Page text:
State v. K.B., JS-2022-348

CourtUnited States State Court of Criminal Appeals of Oklahoma. Court of Criminal Appeals of Oklahoma
Writing for the CourtLEWIS, JUDGE
Citation2022 OK CR 22
PartiesTHE STATE OF OKLAHOMA, Appellant v. K.B., Appellee
Docket NumberJS-2022-348
Decision Date22 September 2022

2022 OK CR 22

THE STATE OF OKLAHOMA, Appellant
v.

K.B., Appellee

No. JS-2022-348

Court of Criminal Appeals of Oklahoma

September 22, 2022


An Appeal from the District Court of Oklahoma County, the Honorable Thomas Riesen, Special Judge

Appearances at Trial

Tony Coleman Counsel for Defendant

Kathryn Bautista Asst. District Attorney Counsel for The State

Appearances on Appeal

Kathryn Bautista Asst. District Attorney Counsel For Appellant

Tony Coleman Jaye Mendros Counsel For Appellee

OPINION

LEWIS, JUDGE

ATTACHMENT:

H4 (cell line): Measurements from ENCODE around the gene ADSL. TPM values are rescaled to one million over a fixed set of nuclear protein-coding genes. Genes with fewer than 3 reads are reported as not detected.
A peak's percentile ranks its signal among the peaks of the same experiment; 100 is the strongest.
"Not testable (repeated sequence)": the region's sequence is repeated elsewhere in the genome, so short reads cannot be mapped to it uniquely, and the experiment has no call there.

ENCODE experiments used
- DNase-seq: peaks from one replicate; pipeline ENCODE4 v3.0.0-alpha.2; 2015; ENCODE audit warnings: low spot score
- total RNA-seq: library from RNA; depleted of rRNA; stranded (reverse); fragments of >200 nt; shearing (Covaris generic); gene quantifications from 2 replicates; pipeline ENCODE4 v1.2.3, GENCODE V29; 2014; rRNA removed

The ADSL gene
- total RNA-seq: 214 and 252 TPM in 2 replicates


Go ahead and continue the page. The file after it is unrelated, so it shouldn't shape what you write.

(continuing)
¶1 Appellee, K.B., is charged as a Youthful Offender with Manslaughter in the First Degree, in violation of 21 O.S.2011, § 711 (3), in Oklahoma County District Court Case No. CF-2021-5362. On January 6, 2022, the State filed a Motion for Imposition of an Adult Sentence. Eight days later, Appellee filed a Motion for Certification as a Juvenile or in the Alternative as a Youthful Offender. A hearing on the motions was conducted over the course of March 11, 18, and 30, 2022. After taking the matter under advisement, the Honorable Thomas Riesen, Special Judge, denied the State's request to certify Appellee as eligible for an adult sentence and granted Appellee's request to be treated as a Youthful Offender in an order filed on April 7, 2022. [1] The order further bound Appellee over for trial as charged.